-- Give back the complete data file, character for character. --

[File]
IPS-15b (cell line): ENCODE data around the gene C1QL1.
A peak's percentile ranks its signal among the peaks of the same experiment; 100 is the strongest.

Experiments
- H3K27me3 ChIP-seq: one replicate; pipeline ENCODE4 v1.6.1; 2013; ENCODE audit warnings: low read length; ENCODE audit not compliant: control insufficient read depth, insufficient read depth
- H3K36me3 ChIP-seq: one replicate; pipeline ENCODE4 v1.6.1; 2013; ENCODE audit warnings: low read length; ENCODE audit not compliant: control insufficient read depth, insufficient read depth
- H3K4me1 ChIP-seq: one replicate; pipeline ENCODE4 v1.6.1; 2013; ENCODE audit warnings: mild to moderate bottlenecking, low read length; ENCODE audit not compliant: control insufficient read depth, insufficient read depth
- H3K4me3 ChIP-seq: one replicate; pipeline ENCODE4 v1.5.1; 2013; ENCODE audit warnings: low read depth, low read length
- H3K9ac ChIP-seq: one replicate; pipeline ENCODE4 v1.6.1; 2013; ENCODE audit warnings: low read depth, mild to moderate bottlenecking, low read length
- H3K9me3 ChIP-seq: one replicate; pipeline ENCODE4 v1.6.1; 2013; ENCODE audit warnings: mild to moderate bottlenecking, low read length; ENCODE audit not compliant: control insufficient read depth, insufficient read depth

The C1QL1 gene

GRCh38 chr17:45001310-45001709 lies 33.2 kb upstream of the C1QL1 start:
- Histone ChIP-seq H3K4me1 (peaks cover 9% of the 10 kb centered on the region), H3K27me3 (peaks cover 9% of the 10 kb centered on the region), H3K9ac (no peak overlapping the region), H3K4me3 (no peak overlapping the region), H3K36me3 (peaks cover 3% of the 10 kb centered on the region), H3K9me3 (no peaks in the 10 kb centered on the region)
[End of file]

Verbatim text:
IPS-15b (cell line): ENCODE data around the gene C1QL1.
A peak's percentile ranks its signal among the peaks of the same experiment; 100 is the strongest.

Experiments
- H3K27me3 ChIP-seq: one replicate; pipeline ENCODE4 v1.6.1; 2013; ENCODE audit warnings: low read length; ENCODE audit not compliant: control insufficient read depth, insufficient read depth
- H3K36me3 ChIP-seq: one replicate; pipeline ENCODE4 v1.6.1; 2013; ENCODE audit warnings: low read length; ENCODE audit not compliant: control insufficient read depth, insufficient read depth
- H3K4me1 ChIP-seq: one replicate; pipeline ENCODE4 v1.6.1; 2013; ENCODE audit warnings: mild to moderate bottlenecking, low read length; ENCODE audit not compliant: control insufficient read depth, insufficient read depth
- H3K4me3 ChIP-seq: one replicate; pipeline ENCODE4 v1.5.1; 2013; ENCODE audit warnings: low read depth, low read length
- H3K9ac ChIP-seq: one replicate; pipeline ENCODE4 v1.6.1; 2013; ENCODE audit warnings: low read depth, mild to moderate bottlenecking, low read length
- H3K9me3 ChIP-seq: one replicate; pipeline ENCODE4 v1.6.1; 2013; ENCODE audit warnings: mild to moderate bottlenecking, low read length; ENCODE audit not compliant: control insufficient read depth, insufficient read depth

The C1QL1 gene

GRCh38 chr17:45001310-45001709 lies 33.2 kb upstream of the C1QL1 start:
- Histone ChIP-seq H3K4me1 (peaks cover 9% of the 10 kb centered on the region), H3K27me3 (peaks cover 9% of the 10 kb centered on the region), H3K9ac (no peak overlapping the region), H3K4me3 (no peak overlapping the region), H3K36me3 (peaks cover 3% of the 10 kb centered on the region), H3K9me3 (no peaks in the 10 kb centered on the region)